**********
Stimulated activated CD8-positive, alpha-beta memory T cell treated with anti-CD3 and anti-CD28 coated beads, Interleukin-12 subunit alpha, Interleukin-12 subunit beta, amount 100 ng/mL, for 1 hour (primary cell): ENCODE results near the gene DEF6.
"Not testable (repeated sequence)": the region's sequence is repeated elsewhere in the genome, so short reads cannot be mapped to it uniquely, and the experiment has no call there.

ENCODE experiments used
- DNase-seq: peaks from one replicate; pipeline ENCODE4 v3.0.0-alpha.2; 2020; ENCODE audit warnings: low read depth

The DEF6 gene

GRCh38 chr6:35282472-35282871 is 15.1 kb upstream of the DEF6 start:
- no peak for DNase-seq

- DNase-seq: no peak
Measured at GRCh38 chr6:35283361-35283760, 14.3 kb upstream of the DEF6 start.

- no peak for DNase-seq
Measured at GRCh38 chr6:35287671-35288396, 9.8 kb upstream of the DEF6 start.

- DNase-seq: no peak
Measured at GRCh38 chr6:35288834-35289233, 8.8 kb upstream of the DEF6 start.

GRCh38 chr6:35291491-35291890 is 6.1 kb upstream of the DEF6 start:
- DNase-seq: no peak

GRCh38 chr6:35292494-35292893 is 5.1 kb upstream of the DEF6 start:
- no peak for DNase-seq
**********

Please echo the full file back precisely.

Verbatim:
Stimulated activated CD8-positive, alpha-beta memory T cell treated with anti-CD3 and anti-CD28 coated beads, Interleukin-12 subunit alpha, Interleukin-12 subunit beta, amount 100 ng/mL, for 1 hour (primary cell): ENCODE results near the gene DEF6.
"Not testable (repeated sequence)": the region's sequence is repeated elsewhere in the genome, so short reads cannot be mapped to it uniquely, and the experiment has no call there.

ENCODE experiments used
- DNase-seq: peaks from one replicate; pipeline ENCODE4 v3.0.0-alpha.2; 2020; ENCODE audit warnings: low read depth

The DEF6 gene

GRCh38 chr6:35282472-35282871 is 15.1 kb upstream of the DEF6 start:
- no peak for DNase-seq

- DNase-seq: no peak
Measured at GRCh38 chr6:35283361-35283760, 14.3 kb upstream of the DEF6 start.

- no peak for DNase-seq
Measured at GRCh38 chr6:35287671-35288396, 9.8 kb upstream of the DEF6 start.

- DNase-seq: no peak
Measured at GRCh38 chr6:35288834-35289233, 8.8 kb upstream of the DEF6 start.

GRCh38 chr6:35291491-35291890 is 6.1 kb upstream of the DEF6 start:
- DNase-seq: no peak

GRCh38 chr6:35292494-35292893 is 5.1 kb upstream of the DEF6 start:
- no peak for DNase-seq